When building an application that involves artificial intelligence, the interaction between different departments within the company is the key to success. This is especially true for conversational applications, where each of the team members can focus on their specific areas: domain experts, for instance, can contribute to the implementation of useful features in their own application domain, translators can translate dialogues into a different language, and so on.
Not everyone has the technical knowledge to build an application from code. In these cases we can use tools that allow us to build applications with little code, called low-code tools, or even without any code, called no-code tools. These solutions make it possible for those who don’t have knowledge of coding or artificial intelligence to still be included in the development process.
There are many platforms, both Cloud-based and not, that offer such tools. Today we will focus on the one offered by Microsoft, which includes several solutions for the creation of Bots that fit a variety of needs: in this article we will take a look at the Bot Framework Composer.
What is it
As you can already guess from the name, Composer is based upon Bot Framework, a set of open source libraries and tools for the development of Bots. Writing code is no longer a strict requirement since Composer uses a graphical approach based on building flow charts and text templates that will form the logic of the Bot, while still allowing for the customization of some technical aspects. To make the most of the framework’s features, it can be useful to know its conventions and which integrations it offers.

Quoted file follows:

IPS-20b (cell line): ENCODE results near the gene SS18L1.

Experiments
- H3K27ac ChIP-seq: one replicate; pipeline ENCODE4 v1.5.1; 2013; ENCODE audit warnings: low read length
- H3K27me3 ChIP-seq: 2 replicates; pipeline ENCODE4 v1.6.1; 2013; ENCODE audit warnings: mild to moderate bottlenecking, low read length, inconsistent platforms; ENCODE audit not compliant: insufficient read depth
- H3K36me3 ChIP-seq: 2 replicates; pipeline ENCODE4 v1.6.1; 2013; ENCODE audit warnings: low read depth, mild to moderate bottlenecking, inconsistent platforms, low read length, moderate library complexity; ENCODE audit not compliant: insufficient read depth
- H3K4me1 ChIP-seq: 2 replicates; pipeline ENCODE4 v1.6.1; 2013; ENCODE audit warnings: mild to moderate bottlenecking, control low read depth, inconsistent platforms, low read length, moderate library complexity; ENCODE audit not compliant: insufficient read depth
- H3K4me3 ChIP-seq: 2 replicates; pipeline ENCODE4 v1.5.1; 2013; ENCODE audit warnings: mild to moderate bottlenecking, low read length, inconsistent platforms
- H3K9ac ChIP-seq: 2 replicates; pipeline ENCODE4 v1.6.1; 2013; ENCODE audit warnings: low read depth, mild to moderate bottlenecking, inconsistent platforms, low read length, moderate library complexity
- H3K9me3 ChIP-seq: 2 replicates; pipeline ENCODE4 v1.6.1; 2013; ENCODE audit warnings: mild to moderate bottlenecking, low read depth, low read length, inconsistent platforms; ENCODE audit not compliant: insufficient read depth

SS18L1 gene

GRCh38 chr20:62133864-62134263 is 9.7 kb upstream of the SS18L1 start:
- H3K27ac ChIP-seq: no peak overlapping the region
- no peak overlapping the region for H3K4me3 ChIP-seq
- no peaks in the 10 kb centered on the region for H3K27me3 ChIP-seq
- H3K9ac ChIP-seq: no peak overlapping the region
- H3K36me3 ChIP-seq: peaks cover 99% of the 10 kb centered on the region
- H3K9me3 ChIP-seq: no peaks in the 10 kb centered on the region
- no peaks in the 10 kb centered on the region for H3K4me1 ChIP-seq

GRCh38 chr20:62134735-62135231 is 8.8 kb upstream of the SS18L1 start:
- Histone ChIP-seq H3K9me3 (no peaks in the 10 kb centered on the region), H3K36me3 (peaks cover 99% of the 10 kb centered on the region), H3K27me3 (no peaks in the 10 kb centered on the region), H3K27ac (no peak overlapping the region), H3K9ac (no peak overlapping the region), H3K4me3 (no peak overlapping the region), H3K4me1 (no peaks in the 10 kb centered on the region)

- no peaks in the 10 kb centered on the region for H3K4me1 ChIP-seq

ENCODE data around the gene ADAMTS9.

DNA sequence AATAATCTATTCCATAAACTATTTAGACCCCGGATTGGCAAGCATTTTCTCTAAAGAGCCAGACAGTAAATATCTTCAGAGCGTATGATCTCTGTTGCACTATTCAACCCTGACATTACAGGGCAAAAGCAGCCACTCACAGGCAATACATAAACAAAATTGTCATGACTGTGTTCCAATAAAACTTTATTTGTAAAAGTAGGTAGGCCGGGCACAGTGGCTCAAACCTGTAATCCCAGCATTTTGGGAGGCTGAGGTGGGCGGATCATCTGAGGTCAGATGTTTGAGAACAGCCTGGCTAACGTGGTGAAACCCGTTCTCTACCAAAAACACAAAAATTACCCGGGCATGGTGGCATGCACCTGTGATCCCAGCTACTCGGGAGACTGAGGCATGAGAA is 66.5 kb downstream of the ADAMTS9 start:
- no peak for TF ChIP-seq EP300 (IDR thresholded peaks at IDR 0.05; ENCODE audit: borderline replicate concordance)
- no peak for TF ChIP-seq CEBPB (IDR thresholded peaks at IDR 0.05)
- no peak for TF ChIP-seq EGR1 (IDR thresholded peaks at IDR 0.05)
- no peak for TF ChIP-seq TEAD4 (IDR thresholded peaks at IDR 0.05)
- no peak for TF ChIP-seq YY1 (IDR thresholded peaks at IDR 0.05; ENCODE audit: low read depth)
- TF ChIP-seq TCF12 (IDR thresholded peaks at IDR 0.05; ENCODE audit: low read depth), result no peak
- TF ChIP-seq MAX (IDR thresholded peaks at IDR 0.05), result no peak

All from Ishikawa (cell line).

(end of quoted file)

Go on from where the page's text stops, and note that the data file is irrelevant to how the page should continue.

One example is the integration with different services on the Azure Cloud, for which the tool offers native integration, like the NLP services LUIS and QnA Maker, that help us build a rich and smart application.
If you don’t know LUIS, you can get a general idea of which features it offers by looking at this previous article.
Once installed and opened, Composer immediately shows us many examples from which to start or even just draw inspiration. Among these we will take a look at “To Do with LUIS”, a Bot for the management of to do lists and that uses LUIS to understand user requests.
After opening a new project, the main screen looks like this:
- A side menu to move between different parts of Composer.
- The list of the dialogs managed by the Bot.
- The flow of the selected dialog.
- The properties of a single block in the flow.
But what are these dialogs?
A conversation with a user is managed in what is called a dialog, that represents a specific sequence of interactions with the user. Inside a dialog we can request information from the user, send him messages, evaluate data we have at hand and perform actions. Let’s see this in practice by selecting the WelcomeUser dialog from the list.
This dialog sends a welcome message to the users that open a conversation with the Bot. The message is sent from the Send a Response block.
From here it is possible to enrich the response. We can add variations to the phrases, to make the conversation more dynamic, or we can add a spoken response by synthesizing the text.
We can use the graphical approach, or directly edit the text template that uses the LanguageGenerator syntax. This syntax allows us to go beyond simple text, and respond with rich and interactive cards, for instance including audio or video, or using Adaptive Cards.